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New civil engineering curriculum features core, wet side, dry side
STANFORD -- The civil engineering faculty will change what and how they teach undergraduates next September, creating a new core to broaden students' perspectives on engineering, to be followed by one of two specialty tracks, nicknamed the "wet side" and the "dry side."
The wet track is new, designed for students interested in water resources and environmental engineering. Many of these students were previously designing their own majors and graduating without an accredited engineering degree.
The dry track is meant to continue to satisfy students interested in structures and construction.
The new program emphasizes managerial, as well as technical, skills and encourages students to consider questions of values, faculty members say.
"Frequently in an engineering program students get so focused on solving the problems at the end of the chapters that they lose sight of the bigger questions like 'Why is this exercise important?' and 'What really should we be working on?'," said Gilbert Masters, associate chair of the Civil Engineering Department and a member of the faculty committee that revised the curriculum.
"We want students to walk away from the program with the big picture, as well as technical detail."
The civil engineering faculty also made other steps toward improving undergraduate education and student-faculty interaction. For example, they adopted a policy requiring each member of the faculty to teach regularly at least one class at the undergraduate level.
At a department retreat in October 1989, before President Donald Kennedy's call for a re-emphasis on teaching, department chairman Haresh Shah appointed a six-member faculty committee to recast the curriculum.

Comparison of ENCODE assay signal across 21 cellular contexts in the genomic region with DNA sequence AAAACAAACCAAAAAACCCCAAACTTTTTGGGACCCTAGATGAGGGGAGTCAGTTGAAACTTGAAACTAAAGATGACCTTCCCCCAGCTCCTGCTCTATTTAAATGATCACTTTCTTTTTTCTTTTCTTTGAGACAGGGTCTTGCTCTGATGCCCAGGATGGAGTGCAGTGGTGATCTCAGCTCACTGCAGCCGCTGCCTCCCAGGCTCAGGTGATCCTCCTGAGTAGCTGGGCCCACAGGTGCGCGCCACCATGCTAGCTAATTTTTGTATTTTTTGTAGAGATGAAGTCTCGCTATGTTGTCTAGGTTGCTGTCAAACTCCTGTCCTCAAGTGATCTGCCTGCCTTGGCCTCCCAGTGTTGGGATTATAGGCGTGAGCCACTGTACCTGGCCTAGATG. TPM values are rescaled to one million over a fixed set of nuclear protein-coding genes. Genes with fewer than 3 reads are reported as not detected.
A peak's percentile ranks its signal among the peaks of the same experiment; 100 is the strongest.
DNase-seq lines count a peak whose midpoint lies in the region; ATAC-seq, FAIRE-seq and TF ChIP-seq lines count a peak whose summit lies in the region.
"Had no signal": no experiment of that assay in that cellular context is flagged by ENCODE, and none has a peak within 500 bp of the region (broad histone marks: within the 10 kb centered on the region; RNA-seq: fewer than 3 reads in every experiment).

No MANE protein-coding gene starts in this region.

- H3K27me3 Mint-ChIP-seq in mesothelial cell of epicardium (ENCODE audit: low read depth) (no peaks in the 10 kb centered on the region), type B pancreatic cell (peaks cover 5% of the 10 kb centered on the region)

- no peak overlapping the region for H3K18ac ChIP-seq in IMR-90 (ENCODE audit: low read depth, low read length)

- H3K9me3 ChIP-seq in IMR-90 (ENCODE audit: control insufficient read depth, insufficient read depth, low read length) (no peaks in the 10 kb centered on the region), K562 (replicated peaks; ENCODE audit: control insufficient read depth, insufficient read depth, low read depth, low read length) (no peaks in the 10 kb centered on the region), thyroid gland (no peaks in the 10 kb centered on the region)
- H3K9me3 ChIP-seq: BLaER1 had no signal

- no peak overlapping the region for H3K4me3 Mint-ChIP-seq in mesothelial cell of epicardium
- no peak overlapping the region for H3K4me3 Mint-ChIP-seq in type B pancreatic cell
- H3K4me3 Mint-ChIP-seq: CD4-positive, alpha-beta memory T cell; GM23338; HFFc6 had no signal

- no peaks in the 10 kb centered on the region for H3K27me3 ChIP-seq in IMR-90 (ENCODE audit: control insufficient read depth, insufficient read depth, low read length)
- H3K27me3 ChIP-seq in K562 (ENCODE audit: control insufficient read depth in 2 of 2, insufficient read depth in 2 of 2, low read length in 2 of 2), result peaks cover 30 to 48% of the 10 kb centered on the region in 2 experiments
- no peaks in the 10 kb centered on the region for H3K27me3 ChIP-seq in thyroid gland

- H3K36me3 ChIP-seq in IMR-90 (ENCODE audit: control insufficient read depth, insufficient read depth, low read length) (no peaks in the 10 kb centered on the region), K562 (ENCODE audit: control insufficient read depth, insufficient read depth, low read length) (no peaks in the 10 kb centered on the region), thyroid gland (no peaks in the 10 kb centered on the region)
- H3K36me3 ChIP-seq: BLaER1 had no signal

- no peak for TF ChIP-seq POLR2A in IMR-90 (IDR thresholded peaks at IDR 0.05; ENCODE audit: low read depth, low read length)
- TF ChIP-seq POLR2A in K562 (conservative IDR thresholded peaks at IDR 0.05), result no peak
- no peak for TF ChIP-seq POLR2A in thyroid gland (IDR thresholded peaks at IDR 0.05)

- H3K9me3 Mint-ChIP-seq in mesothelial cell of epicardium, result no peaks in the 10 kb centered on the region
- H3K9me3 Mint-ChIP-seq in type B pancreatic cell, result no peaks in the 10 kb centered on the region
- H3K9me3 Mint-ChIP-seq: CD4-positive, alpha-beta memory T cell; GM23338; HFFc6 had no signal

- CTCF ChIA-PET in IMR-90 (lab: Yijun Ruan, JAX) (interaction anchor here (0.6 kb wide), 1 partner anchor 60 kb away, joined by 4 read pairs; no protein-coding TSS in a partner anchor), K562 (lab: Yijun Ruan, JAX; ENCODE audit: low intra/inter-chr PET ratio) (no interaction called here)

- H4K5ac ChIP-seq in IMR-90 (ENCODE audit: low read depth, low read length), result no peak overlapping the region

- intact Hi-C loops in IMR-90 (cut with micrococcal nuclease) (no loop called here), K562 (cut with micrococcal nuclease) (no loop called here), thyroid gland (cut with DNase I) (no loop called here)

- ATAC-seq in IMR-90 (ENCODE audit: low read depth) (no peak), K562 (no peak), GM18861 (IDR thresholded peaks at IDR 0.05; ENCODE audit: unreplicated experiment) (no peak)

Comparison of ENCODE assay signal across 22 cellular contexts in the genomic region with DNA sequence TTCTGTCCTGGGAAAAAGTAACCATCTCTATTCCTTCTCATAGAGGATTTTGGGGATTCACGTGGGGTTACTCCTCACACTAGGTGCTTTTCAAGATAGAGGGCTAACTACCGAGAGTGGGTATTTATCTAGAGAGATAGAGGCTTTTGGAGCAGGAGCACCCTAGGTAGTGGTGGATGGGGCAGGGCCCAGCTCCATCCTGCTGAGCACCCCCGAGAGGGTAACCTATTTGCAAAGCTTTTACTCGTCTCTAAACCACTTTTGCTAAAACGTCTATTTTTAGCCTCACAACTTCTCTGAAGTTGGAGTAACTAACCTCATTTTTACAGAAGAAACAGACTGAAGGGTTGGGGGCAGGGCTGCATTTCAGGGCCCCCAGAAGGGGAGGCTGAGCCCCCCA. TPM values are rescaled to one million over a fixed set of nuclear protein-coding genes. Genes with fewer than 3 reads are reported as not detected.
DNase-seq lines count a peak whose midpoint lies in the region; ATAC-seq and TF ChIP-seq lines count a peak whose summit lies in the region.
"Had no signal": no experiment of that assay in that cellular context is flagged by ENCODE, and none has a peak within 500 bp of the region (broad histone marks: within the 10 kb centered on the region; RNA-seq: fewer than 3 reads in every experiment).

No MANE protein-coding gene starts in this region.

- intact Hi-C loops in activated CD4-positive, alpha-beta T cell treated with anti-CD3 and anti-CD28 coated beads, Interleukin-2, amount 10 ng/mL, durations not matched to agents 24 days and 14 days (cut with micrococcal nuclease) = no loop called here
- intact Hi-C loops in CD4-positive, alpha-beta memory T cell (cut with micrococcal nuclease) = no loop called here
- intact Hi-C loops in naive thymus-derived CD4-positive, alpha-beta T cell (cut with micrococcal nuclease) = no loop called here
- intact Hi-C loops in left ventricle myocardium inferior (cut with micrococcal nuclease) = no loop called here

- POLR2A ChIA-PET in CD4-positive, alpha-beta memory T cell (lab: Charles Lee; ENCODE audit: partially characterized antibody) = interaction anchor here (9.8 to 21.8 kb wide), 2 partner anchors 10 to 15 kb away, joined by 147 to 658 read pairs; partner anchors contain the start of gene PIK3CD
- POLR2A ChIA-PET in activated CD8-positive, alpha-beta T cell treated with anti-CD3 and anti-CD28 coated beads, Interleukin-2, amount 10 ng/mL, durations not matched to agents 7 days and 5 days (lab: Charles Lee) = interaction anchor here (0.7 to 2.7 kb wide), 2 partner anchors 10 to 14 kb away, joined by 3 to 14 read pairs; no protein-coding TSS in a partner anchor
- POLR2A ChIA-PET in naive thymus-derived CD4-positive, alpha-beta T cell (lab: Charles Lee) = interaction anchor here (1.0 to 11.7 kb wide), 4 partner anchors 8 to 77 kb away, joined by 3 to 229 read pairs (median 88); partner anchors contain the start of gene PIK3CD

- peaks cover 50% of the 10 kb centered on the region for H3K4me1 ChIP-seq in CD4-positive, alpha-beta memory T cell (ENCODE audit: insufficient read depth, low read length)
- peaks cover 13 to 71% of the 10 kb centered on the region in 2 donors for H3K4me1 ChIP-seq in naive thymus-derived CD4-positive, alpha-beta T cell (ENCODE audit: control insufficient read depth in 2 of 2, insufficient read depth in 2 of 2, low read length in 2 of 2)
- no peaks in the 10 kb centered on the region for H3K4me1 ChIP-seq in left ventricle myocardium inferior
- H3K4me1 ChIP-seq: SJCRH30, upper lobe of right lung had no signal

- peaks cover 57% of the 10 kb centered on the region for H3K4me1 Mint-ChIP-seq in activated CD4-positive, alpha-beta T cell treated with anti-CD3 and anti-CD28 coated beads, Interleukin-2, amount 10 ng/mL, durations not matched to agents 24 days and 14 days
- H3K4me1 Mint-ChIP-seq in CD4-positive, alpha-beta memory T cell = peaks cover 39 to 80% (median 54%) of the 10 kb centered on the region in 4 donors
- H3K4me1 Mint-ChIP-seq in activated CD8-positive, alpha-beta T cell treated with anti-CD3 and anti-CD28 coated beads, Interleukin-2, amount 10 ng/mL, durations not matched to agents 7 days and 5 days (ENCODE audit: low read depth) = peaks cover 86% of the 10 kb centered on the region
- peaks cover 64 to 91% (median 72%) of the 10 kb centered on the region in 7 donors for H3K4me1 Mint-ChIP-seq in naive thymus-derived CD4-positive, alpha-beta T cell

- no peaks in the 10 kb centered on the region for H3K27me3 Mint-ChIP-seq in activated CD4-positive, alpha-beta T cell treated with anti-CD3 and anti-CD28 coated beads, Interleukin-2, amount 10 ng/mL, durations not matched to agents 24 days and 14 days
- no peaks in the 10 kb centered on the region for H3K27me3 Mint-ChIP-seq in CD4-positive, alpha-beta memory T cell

"Nothing was sacred," said committee member Jeffrey Koseff. "Just because a course had been required or offered in the past was no reason to continue it. We began by asking, 'What are the challenges civil engineers will face in the next 10 to 20 years?' and 'How can we prepare students to meet those challenges?' "
Rather than create a separate environmental engineering program, they chose to formulate a common core curriculum integrating water resources, environmental studies, construction and structures.
Committee member Raymond Levitt said the core is designed to introduce the students to such issues as:
Three new courses were added to the department's offerings. Levitt and Leonard Ortolano, chairman of the committee, will teach "Engineering the Built Environment," a core course that considers manipulating the natural environment to serve human needs, while avoiding unintended negative consequences.
"We want students both to learn how to build and to understand the impact of what they build," Levitt said.
Another new core course, "Engineering and Management of the Construction Process," introduces tools and techniques for planning, organizing and executing complex building projects.
And, beginning next spring, Perry McCarty, Paul Roberts and Jim Leckie will team-teach a course on the chemical, biological and physical treatment of contaminated water.
Before embarking on the core, students will take science, mathematics and engineering fundamentals, as before, but with the diversity of science, rather than just physics, stressed.
After completing the common core, students will narrow their field of study to either the water resources-environment track or the structures-construction track.
Some committee members expressed reservations about the specialization of the new program.
"The bachelor's degree should really stress breadth," Levitt said. "The undergraduate program is not a vocational training. Students should complete their undergraduate education equipped to properly choose whether or not to pursue specialized study."
Others emphasized that the opportunity for further study remains.
"Students who finish our program will be well prepared for any civil engineering graduate program in the country," Masters said.
The curriculum committee members included Ortolano, Craig Howard, Koseff, Levitt, Masters and Allison Smith.
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